As you make your way around London by bike you develop an alternative version of The Knowledge. Few cyclists will be happy to follow the roads used most heavily by cars (and taxis, vans and buses) very often: they’re loud, dangerous and slow. The network of bike lanes is of some use but has been very half-heartedly rolled out. In fairness, London is too ancient and haphazard to suit the introduction of a bike network. For any angle that you name you can find two streets that meet at it. It’s a planner’s nightmare but a dream for the rest of us. Between any two points there is an unlimited variety of routes and this gives the cyclist endless opportunity to try new ways to navigate around and avoid the globs of traffic on the busiest roads. In a city with a grid system, by contrast, there are only a few ways that you can rationally traverse the x avenues and the y streets that lie between the end coordinates of your journey. It’s apt that the iconic body of water in the middle of Manhattan is ploddingly called “Central Park Lake”: who wouldn’t prefer “The Serpentine”?

4. Secret places

Exploring the byzantine routes around the city takes you, because you wish it to, to quiet places such as alleyways and cut-throughs that provide a crucial link between one street and another, and canal paths where no car can ever travel. No other mode of transport would lead you to discover, for example, the subterranean approach to Paddington Station. You can also, on a bike, encounter small courtyards, gardens and graveyards that serve as punctuation in the grammar of the city, whereas most tourists are only directed to its words.

5. Other cyclists

London’s cyclists ride every kind of bike and comprise many kinds of person. The introduction of Boris bikes hasn’t swept in as a monoculture but simply added to the variety of what’s there. Moreover, if you want to ask another cyclist about his or her bike, or just have a little chat, you can. I often do and I’m antisocial. It’s very friendly.

6. Not taking a cab

Occasionally I have to take a taxi around London. I feel sorry for the cabbies: there are always roadworks (presumably improving the street quality for cyclists) and traffic jams and it takes an age to get anywhere. Then I pay and I feel sorry for me. Cycling is a quicker and less frustrating way of getting around town, even on journeys of 10 miles or so, and the marginal cost of a ride is about zero.

7. London’s bike shops

I like my LBS. I get great service, the labour rates are very reasonable and the guys there always have time for a chat. On the other hand, when I’m actually interested in bikes or bike gear the shops in London are beyond all comparison. At one end of the spectrum is Evans. With branches everywhere and staff who range randomly from true cognoscenti to people who know nothing whatsoever about cycling, this is Tesco for bikes. Stock levels of core products are reliable and they carry a great range of cycles. Prices are good too if you sign up to one the of organisations (such as the London Cycling Campaign) whose cards get you 10% off everything. At the other end of the spectrum from Evans are shops like Mosquito in Islington, which is more Fortnum and Mason than Tesco. It’s lovely to visit. I might buy something there maybe once a year. Between the two there are any number of hipster fixie haunts and regular bike shops.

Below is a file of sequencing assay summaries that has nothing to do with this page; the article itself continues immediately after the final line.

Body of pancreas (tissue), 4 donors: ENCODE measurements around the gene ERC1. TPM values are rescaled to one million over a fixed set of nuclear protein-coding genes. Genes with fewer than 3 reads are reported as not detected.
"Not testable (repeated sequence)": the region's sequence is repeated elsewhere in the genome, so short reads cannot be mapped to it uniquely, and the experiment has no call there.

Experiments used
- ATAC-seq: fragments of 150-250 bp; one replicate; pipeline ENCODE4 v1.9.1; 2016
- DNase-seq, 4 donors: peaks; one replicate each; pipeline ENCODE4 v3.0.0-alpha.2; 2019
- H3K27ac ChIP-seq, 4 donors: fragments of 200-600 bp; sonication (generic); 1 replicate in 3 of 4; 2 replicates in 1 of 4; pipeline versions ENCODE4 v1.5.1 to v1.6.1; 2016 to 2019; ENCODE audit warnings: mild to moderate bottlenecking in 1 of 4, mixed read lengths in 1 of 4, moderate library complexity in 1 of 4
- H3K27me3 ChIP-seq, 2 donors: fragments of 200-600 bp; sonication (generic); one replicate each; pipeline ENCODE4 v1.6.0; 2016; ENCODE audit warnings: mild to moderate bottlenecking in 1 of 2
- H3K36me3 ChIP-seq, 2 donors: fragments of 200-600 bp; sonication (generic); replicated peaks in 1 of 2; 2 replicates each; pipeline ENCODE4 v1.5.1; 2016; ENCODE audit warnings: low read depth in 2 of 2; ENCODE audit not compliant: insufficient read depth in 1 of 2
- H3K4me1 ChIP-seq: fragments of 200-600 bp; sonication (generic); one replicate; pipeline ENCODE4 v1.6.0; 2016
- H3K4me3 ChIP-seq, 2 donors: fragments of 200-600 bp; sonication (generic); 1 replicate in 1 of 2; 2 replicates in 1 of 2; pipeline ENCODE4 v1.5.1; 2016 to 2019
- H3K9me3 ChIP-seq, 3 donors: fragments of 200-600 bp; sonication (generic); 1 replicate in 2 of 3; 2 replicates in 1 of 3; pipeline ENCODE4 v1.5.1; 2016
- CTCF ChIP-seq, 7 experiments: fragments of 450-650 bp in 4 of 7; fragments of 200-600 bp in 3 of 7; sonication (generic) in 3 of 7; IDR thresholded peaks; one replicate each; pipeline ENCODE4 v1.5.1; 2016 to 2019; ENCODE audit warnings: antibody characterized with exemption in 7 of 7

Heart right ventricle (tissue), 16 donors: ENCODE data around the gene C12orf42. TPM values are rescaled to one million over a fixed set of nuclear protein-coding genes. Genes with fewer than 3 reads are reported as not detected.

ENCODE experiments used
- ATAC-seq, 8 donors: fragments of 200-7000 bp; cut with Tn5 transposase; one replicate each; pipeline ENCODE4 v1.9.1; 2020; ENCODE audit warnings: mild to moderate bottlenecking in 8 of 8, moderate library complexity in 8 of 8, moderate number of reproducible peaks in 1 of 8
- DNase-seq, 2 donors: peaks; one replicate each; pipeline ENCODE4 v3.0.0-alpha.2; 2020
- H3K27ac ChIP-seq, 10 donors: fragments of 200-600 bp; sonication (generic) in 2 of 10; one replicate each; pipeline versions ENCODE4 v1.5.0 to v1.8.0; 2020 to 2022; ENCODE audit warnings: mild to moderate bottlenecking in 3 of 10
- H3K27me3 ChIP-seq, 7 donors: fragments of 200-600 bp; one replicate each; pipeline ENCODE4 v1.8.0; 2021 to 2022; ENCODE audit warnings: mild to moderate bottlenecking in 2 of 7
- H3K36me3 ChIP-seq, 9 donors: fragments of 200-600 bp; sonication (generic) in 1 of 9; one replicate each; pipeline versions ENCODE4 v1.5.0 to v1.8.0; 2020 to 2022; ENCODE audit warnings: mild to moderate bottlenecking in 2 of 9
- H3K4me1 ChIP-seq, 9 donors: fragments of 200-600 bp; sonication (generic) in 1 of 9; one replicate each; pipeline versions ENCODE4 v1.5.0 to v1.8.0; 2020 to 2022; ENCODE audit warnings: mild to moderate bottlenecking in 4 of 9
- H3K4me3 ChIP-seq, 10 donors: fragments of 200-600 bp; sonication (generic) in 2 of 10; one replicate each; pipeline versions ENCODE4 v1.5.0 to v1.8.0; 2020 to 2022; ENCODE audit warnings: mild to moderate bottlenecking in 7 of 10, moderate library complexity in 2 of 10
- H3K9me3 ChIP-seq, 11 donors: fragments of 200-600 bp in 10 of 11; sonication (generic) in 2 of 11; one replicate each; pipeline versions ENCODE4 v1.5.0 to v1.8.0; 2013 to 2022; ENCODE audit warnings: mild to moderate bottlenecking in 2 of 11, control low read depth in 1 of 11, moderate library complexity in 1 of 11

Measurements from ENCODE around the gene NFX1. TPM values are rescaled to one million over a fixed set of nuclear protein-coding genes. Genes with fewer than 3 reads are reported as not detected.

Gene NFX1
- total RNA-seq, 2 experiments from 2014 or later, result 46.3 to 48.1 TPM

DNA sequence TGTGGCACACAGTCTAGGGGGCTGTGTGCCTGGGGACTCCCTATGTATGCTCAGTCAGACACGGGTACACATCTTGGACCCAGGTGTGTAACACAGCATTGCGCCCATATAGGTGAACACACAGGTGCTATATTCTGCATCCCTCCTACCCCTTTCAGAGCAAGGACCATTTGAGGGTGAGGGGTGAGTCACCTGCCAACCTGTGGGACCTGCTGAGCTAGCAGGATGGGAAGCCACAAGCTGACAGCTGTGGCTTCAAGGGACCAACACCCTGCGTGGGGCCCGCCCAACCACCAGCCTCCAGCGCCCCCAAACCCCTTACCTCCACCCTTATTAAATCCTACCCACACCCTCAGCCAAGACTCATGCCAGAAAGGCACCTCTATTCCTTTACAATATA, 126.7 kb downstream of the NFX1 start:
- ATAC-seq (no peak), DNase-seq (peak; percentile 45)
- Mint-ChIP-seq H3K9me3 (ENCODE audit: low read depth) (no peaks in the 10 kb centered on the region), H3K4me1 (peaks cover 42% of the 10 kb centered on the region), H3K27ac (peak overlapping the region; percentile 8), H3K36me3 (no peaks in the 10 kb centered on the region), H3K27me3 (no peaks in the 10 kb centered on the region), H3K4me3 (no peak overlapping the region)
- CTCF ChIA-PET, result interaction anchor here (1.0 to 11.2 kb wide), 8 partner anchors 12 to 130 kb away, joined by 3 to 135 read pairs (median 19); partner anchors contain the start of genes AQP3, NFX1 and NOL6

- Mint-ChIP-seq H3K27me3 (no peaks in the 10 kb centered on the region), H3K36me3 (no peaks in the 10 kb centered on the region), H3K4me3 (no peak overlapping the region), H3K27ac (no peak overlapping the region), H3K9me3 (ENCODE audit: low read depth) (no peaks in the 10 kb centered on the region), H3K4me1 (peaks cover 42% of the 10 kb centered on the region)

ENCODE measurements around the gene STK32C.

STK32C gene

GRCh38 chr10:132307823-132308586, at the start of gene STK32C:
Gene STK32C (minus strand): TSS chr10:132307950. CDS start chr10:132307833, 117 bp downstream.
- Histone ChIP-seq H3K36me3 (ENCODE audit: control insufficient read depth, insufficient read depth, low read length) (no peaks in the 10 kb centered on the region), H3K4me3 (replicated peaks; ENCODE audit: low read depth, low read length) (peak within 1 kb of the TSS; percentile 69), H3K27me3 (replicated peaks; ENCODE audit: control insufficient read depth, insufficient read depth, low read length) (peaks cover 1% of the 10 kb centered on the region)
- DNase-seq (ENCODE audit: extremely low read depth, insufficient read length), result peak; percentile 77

My own go-to bike shop in London is Condor on Grays Inn Road. The service is all over the place – not because any of the staff are incompetent but because they get so busy. Pricing is usually okay but never great. The stuff, though – Condor bikes, Rapha clothes, books and bike parts – is, at its best, excellent.

8. The topography

London is flat. It’s fun flying around town and perfect for a fixie. You can find hills if you look hard – Swaines Lane by Highgate Cemetery is a favourite – but nothing serious. It’s the ideal complement to Somerset.

9. The Parks

On the majority of weekday mornings I cycle through Kensington Gardens and Hyde Park. The cold, dark Winter mornings are atmospheric and as enjoyable in their own way as the sunny Summer ones. Most Thursday mornings we do our Park Loops round Regent’s Park, which are my most intense regular exercise sessions. It’s 10 miles of constant high-zone effort. This week, riding the Tempo, I set a new PB. The road has been resurfaced, making it smoother and faster. Once in a while I see a TT bike fizz past. I love the sound that the wheels make and the bikes fly by so quickly. (The current issue of Cycling Plus claims that at a constant power of 250W, which is my average around Park Loops, deep rim wheels give you 8 kph. This would take well over 5 mins off my PB. I don’t believe it.)

I believe that Victoria Park is bike-friendly too – I’ll have to check it out one day.

10. The cafes

In the last couple of years a number of bike-friendly cafes have opened up. Rapha ran a good one last Summer round the corner from the Condor shop. Look Mum No Hands is perhaps the most successful. Much as I like these, it’s small independent non-cyclo, more traditional cafes that I prefer. There are a few favourites here and there  – as well as some great small bistro/restaurants – that offer seating on the street. You can grab a coffee or something to eat as you cycle across town without the need to lock and strip your bike. It makes cycling in London complete.



  1. Fun read, thanks.